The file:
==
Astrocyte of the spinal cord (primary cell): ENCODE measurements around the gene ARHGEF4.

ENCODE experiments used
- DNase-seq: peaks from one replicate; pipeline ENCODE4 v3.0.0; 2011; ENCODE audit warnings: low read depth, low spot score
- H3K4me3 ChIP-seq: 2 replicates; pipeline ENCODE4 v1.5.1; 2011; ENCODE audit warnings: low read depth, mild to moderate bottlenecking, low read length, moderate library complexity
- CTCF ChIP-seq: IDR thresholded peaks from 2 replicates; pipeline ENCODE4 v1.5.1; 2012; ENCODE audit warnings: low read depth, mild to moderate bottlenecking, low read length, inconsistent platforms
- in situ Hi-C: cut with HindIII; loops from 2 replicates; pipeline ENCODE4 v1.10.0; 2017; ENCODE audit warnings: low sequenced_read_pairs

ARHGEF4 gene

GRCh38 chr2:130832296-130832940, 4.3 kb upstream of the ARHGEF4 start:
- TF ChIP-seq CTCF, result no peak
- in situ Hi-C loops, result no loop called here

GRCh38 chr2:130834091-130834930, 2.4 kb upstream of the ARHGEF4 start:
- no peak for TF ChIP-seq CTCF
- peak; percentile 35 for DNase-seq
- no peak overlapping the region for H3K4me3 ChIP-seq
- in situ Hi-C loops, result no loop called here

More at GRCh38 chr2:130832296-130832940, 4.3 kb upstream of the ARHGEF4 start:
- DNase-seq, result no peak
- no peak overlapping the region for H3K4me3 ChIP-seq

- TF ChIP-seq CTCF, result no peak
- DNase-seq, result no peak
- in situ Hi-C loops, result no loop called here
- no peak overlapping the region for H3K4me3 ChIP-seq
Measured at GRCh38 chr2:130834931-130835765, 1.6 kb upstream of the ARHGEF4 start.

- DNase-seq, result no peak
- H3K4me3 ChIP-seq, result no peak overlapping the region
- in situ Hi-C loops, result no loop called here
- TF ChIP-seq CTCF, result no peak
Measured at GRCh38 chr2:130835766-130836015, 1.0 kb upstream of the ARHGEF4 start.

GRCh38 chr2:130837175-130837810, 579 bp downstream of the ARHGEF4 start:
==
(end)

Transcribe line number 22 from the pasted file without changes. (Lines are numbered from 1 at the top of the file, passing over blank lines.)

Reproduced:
- no peak overlapping the region for H3K4me3 ChIP-seq